Saturday, July 21, 2012

The Darkest [K]night

I use an iPad app called Newsify to gather the news of the day.  This morning it tells me that I have 1500 stories waiting for my attention.  In addition, The New York Times and The Wall Street Journal both pop up on my screen every morning.  But, you see, I teach about technology and the Internet.  So naturally, I have set the "preferences" on all those news sources to focus on those kinds of stories.  The algorithms on each site then "refine" my preferences to make sure that I know immediately if the hiring requests by the Foxconn factory in China prove that Apple is rushing a new, smaller iPad to market.  My eyes, and the myriad "brain bots" of my aggregator apps, ceaselessly scour the Internet for any tiny techie tidbit that might be useful for my students.  I cannot remember the last time I did something so mundane as "watch the news" or read the local paper.  Maybe when I retire.  But not now, I have "more important" things to do.

That precision of focus may explain, but cannot not forgive, the fact that a full day passed before I learned that a deranged young man had walked into a crowded theater and pulled out an AR-15 assault rifle, a Remington 12-gauge shotgun and a couple of .40 caliber Glock handguns.  When he finished shooting, 12 people had been slaughtered, and dozens more lay injured. The shootings occurred outside Denver, just down the road from another icon of contemporary tragedy, Columbine High School.  This time the innocents had gathered for the midnight premiere of  The Dark Knight Rises, the Nolan brothers' latest somber Batman homage.  No doubt an endless parade of posts and tweets, blogs and bits and bytes will fill our screens trying to again make sense of the senseless, to separate irony from insanity, to decide whether the guns or the shooter were culpable.  I wish us well in those endeavors.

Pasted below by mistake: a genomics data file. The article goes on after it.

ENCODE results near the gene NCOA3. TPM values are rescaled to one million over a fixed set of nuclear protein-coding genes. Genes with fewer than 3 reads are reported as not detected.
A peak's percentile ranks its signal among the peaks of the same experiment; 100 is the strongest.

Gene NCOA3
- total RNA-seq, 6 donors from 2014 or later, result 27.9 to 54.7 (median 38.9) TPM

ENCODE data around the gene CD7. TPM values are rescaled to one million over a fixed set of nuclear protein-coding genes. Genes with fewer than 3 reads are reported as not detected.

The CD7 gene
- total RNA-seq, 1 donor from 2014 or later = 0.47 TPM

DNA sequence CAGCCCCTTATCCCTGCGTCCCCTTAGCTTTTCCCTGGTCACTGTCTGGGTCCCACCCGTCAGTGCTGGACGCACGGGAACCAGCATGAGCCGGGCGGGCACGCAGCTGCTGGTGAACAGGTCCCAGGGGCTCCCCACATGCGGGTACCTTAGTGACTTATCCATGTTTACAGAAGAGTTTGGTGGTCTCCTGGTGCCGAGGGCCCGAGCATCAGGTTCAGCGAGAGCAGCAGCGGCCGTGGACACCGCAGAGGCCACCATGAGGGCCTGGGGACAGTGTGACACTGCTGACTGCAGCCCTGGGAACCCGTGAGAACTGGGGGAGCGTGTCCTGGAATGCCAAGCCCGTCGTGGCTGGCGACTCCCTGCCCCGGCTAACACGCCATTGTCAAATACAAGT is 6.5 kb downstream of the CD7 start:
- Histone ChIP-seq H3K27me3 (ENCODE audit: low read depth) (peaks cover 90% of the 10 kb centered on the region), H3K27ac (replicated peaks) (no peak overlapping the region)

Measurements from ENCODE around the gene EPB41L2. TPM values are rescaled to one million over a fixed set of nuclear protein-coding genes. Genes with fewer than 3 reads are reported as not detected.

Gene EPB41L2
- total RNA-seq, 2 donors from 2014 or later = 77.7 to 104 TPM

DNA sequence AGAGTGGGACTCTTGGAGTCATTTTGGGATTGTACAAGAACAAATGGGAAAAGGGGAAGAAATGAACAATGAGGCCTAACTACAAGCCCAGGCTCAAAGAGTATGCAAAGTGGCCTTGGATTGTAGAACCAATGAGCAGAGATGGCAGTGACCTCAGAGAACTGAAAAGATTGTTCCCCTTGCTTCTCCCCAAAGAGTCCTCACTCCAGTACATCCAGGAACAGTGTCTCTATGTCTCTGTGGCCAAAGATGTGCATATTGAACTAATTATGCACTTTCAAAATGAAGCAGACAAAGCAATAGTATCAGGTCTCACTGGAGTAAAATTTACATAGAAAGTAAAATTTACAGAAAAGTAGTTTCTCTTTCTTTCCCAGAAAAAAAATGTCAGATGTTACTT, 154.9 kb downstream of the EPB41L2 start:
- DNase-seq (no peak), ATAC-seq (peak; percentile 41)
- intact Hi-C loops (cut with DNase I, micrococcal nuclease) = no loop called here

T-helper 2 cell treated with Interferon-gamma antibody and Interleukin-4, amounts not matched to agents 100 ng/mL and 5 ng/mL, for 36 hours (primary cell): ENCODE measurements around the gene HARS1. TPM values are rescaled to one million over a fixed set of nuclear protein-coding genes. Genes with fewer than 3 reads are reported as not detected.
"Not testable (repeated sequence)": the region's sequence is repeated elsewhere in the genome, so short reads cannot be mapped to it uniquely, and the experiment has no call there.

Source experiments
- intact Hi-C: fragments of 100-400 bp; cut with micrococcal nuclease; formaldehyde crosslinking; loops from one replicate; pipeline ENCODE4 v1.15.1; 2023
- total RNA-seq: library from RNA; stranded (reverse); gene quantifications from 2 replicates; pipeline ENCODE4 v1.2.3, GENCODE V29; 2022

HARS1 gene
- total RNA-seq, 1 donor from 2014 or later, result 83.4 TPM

I, however remain shaken that, despite the fact that I  live much of my life immersed in contemporary 15-second news cycle,  I simply missed this.  Today Colorado is a nanosecond from Carolina.  In digital time, 24 hours is an eon.  There is something broken in the media environment, in the preferences, in the algorithms and spiders and bots that present me with Foxconn as informational wheat, and winnows Denver out as chaff.  As our "search profiles" become more and more "refined" by our own hand, and by the increasingly insistent nudges from our various digital assistants, those preferences become more blinders than guides.   I am distressed that as people died and their families mourned, I did not even share with them the moment of transient sadness that seems to pass for grief these days.